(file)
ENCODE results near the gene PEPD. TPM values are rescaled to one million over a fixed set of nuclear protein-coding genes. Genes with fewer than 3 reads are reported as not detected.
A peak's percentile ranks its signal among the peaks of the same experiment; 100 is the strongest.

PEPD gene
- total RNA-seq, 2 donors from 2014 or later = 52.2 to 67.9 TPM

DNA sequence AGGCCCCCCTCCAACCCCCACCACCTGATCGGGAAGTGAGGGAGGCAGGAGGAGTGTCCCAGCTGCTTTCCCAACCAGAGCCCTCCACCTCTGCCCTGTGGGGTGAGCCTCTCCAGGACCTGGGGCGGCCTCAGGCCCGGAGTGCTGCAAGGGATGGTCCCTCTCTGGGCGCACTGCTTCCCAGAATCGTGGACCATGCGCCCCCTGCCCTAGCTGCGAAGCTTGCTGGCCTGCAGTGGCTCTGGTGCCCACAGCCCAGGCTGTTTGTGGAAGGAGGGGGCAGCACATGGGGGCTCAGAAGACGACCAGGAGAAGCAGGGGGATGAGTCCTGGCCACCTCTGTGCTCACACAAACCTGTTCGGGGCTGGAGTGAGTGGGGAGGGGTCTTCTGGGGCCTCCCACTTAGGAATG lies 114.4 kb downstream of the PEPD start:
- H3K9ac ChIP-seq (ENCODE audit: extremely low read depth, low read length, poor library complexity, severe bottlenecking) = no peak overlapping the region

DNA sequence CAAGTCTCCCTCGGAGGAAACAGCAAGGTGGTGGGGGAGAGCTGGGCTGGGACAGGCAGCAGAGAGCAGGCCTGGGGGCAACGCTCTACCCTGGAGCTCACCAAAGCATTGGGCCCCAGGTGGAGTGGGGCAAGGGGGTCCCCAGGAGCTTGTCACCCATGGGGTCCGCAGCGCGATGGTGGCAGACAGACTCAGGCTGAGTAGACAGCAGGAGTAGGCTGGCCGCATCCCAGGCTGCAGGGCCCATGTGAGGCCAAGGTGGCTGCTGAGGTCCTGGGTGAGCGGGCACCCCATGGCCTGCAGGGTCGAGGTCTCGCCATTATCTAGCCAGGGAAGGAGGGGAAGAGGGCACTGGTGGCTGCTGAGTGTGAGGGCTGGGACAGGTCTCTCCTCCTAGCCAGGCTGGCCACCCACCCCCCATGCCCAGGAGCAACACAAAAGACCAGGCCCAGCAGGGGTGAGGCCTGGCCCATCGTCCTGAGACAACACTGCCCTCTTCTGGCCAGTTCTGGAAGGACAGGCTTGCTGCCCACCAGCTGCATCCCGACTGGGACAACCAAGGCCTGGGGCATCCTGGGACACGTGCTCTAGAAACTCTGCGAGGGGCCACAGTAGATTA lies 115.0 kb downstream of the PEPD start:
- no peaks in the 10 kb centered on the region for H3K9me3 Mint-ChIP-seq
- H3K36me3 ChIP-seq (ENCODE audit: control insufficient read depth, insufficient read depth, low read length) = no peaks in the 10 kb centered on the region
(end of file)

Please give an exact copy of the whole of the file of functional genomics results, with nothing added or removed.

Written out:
ENCODE results near the gene PEPD. TPM values are rescaled to one million over a fixed set of nuclear protein-coding genes. Genes with fewer than 3 reads are reported as not detected.
A peak's percentile ranks its signal among the peaks of the same experiment; 100 is the strongest.

PEPD gene
- total RNA-seq, 2 donors from 2014 or later = 52.2 to 67.9 TPM

DNA sequence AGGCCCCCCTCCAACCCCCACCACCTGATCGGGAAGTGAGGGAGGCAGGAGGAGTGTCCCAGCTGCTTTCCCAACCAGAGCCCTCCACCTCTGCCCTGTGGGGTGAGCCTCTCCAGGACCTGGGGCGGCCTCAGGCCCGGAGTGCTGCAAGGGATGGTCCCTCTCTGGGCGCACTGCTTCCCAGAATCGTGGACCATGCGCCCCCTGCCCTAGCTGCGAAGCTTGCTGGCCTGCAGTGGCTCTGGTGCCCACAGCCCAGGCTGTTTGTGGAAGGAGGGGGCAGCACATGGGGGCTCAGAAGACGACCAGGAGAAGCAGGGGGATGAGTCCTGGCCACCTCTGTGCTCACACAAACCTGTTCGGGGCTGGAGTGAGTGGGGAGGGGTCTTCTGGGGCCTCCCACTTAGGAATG lies 114.4 kb downstream of the PEPD start:
- H3K9ac ChIP-seq (ENCODE audit: extremely low read depth, low read length, poor library complexity, severe bottlenecking) = no peak overlapping the region

DNA sequence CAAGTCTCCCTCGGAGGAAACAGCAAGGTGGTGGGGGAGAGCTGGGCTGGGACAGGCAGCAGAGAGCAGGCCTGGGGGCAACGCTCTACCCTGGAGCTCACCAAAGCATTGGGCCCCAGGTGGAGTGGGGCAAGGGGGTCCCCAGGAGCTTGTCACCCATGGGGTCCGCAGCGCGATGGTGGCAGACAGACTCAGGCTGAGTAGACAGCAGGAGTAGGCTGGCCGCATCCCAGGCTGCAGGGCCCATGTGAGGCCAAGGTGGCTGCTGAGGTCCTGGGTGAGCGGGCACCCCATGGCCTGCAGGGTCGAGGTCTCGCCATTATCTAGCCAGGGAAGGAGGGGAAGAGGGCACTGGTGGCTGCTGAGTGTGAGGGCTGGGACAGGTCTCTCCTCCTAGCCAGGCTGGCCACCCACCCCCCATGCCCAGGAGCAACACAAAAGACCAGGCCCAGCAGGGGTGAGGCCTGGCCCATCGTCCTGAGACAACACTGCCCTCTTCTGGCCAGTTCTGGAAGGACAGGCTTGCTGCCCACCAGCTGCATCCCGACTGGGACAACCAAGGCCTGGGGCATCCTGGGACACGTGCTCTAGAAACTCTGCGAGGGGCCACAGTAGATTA lies 115.0 kb downstream of the PEPD start:
- no peaks in the 10 kb centered on the region for H3K9me3 Mint-ChIP-seq
- H3K36me3 ChIP-seq (ENCODE audit: control insufficient read depth, insufficient read depth, low read length) = no peaks in the 10 kb centered on the region